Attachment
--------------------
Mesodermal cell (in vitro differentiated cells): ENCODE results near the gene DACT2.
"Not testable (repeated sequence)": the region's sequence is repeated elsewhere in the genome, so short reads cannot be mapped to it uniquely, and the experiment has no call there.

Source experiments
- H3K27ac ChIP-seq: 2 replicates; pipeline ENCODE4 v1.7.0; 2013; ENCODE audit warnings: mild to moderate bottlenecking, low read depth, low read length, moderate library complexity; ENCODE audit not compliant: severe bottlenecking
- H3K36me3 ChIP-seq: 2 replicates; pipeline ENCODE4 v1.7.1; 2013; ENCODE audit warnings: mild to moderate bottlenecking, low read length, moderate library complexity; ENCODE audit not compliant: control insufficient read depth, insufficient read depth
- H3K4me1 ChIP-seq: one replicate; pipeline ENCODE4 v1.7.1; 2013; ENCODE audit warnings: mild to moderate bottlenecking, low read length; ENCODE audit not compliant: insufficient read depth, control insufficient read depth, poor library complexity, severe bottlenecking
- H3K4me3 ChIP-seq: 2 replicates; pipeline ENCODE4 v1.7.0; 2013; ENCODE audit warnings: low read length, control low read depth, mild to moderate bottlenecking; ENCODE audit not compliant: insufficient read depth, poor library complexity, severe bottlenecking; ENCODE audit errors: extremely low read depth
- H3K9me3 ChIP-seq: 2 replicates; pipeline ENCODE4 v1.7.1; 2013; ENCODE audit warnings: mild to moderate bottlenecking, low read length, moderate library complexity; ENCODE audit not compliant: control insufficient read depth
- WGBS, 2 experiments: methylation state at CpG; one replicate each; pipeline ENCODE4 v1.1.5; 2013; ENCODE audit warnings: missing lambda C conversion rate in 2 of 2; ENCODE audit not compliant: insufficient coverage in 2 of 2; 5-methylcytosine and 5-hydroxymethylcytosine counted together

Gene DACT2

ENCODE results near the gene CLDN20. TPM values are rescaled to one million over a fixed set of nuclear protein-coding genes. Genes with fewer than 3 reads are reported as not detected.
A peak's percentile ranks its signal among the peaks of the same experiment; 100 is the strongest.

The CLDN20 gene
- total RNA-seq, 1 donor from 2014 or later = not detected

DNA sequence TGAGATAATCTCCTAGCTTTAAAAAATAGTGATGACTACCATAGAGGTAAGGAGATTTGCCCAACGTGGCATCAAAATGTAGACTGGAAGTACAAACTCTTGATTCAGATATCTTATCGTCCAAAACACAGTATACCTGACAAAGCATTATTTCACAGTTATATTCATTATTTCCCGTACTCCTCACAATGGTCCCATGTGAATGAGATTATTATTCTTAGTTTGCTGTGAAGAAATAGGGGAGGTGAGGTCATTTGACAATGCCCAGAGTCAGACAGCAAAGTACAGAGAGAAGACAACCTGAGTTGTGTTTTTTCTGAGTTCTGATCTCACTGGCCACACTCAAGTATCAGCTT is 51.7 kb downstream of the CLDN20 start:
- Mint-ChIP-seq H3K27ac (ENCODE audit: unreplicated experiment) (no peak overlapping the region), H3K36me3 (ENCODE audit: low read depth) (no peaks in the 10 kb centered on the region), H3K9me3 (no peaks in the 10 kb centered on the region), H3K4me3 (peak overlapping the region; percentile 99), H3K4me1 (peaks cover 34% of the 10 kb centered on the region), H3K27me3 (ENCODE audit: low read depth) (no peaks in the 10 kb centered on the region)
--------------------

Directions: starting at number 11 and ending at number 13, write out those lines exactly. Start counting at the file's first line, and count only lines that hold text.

ENCODE results near the gene CLDN20. TPM values are rescaled to one million over a fixed set of nuclear protein-coding genes. Genes with fewer than 3 reads are reported as not detected.
A peak's percentile ranks its signal among the peaks of the same experiment; 100 is the strongest.

The CLDN20 gene